At his death, Ofafa was the City Council’s Chairman of Finance, Staff and General Purposes Committee. He was also a member of the trade and plot allocations committee.

On the national front, says Osowo, Ofafa was national treasurer of Kanu’s precursor, the Kenya African Union (KAU), which was formed after Kenyatta returned from Britain. Kenyatta was KAU president.

Other KAU officials were Oneko as secretary and Kung’u Karumba, as deputy treasurer. Members included Paul Ngei, Bildad Kaggia, Samuel Onyango Ayodo and James Beuttah.

Osowo says the fallacy that the Mau Mau or the Kikuyu community was to blame for his brother’s killing is a historical error.

He says the politician cum businessman’s 1953 murder in Nairobi was plotted and executed by colonial authorities to strain the relationship between the Luo and the Kikuyu at the onset of the Mau Mau uprising.

Colonialists’ plot

Ofafa’s two wives, Leunida Akong’o Ofafa and Susan Apondi Ofafa, who still live at his Alego home in Siaya District, back his argument.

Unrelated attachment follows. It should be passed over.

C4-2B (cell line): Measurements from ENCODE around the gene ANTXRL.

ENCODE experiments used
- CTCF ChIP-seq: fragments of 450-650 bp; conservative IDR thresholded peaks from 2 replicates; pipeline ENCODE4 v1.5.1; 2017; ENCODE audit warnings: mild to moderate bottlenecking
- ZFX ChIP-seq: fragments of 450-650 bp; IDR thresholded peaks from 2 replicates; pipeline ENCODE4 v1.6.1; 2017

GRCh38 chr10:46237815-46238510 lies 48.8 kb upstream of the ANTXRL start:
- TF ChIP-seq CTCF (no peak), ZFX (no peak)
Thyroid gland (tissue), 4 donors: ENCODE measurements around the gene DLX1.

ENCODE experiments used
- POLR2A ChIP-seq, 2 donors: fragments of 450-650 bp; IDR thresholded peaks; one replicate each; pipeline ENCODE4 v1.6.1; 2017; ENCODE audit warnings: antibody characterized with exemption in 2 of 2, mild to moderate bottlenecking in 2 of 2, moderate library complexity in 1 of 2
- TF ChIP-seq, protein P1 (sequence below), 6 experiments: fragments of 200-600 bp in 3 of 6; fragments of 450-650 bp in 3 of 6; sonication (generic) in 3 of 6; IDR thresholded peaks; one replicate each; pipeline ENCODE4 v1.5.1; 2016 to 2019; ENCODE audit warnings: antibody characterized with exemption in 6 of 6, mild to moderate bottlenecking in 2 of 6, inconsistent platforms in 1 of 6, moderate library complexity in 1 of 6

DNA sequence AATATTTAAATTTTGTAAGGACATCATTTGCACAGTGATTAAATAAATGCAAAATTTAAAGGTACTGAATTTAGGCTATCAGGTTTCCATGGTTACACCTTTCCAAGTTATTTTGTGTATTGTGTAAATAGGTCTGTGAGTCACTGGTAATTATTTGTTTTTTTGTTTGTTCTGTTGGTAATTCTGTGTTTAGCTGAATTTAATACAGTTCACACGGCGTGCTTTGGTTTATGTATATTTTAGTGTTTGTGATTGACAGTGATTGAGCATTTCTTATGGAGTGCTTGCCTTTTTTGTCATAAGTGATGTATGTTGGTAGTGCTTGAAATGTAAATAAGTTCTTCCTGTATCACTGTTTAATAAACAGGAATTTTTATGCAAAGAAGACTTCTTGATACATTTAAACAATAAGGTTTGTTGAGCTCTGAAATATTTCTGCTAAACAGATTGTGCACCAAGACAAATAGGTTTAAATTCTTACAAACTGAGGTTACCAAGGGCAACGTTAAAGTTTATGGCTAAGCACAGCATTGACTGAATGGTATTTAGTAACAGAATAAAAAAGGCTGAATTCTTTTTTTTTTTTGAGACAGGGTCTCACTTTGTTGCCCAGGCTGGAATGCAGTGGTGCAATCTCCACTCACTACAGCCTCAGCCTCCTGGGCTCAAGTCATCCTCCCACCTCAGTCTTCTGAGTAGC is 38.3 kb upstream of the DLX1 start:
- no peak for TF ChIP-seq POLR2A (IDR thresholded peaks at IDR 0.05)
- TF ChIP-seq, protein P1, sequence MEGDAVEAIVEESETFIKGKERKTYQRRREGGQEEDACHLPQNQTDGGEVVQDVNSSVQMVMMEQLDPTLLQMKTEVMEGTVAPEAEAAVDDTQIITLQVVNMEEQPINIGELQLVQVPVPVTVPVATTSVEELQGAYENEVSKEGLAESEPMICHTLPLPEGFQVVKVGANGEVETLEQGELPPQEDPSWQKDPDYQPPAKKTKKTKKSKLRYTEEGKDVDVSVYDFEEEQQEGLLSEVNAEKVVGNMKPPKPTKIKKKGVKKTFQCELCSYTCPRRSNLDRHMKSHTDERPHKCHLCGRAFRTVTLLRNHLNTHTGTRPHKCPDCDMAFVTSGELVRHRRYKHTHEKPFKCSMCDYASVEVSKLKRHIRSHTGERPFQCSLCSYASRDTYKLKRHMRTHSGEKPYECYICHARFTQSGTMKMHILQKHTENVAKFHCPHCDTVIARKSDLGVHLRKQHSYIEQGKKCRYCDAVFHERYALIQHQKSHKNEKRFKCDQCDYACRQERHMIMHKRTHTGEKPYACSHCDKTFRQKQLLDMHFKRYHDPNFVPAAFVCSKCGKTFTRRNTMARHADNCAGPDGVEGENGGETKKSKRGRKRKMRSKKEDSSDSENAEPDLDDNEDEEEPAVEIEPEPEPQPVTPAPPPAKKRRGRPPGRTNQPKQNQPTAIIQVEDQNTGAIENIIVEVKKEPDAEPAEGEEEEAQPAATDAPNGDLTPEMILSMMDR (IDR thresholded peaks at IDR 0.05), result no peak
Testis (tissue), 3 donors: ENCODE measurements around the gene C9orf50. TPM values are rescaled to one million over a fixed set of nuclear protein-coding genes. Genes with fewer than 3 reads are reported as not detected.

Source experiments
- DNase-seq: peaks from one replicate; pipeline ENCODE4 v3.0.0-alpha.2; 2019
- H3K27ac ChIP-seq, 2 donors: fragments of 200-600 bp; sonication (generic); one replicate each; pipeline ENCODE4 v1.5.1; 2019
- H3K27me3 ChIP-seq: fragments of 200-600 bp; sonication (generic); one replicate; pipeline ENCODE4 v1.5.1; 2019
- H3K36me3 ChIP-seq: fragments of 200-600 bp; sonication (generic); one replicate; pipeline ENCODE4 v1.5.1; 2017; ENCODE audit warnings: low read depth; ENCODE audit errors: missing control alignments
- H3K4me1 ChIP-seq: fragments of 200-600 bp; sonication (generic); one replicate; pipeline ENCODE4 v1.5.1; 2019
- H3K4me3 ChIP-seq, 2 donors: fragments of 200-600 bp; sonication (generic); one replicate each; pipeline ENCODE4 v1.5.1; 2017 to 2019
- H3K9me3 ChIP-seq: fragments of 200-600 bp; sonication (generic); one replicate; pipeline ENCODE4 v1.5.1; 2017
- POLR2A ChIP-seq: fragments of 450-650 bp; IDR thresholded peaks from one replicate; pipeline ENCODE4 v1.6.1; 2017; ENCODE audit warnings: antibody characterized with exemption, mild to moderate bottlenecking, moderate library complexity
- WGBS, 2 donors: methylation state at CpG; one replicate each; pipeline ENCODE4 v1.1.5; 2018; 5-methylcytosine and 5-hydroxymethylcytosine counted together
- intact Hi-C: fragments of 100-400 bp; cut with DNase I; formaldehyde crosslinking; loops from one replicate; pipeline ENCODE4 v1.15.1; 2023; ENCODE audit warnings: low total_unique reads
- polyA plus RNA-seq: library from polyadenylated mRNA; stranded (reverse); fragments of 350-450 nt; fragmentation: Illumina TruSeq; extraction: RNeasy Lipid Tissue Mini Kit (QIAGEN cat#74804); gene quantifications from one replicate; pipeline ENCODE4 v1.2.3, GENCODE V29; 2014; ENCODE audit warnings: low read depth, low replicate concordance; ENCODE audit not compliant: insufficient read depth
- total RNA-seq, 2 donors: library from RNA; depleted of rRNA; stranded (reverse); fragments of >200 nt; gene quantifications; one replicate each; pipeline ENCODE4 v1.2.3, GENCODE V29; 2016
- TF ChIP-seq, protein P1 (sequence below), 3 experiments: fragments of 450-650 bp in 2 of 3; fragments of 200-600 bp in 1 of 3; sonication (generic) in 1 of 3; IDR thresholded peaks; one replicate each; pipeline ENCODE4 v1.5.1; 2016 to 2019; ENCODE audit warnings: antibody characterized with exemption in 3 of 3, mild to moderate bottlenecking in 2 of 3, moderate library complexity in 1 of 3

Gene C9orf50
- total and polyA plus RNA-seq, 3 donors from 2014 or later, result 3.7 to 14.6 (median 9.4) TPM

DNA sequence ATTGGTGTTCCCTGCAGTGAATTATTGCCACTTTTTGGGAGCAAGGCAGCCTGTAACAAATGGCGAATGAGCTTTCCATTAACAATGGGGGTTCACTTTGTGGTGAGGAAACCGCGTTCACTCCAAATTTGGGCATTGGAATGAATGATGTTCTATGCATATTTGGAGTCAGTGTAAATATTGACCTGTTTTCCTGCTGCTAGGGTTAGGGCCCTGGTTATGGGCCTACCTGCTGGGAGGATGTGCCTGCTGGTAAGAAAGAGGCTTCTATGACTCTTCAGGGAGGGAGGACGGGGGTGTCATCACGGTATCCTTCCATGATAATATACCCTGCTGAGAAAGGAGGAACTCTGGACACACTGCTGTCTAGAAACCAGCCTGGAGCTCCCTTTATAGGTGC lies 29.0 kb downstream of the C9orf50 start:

Osowo, a former Chief of West Alego location, says Ofafa passionately called on the Luo not to engage in revenge against the Kikuyu as he lay on his death bed at then King George VI Hospital (now Kenyatta National Hospital) after his November 24, 1953 shooting outside Kaloleni Estate on Doonholm road (now Jogoo road).

Ofafa, who commanded a huge following of the Luo and other communities died on November 26, 1953, two days after the shooting.

Re-living the tragic events of the fateful day Ofafa was shot, Osowo says his elder brother, who owned a retail shop at Kaloleni Estate next to Kaloleni Social Hall, had left at 6pm for home to Ziwani estate in a car hired from a friend. The vehicle developed mechanical problems near the City Stadium.

He came out to push the stalled car when a gunman suddenly shot him from behind, shattering his upper arm, recounts Osowo.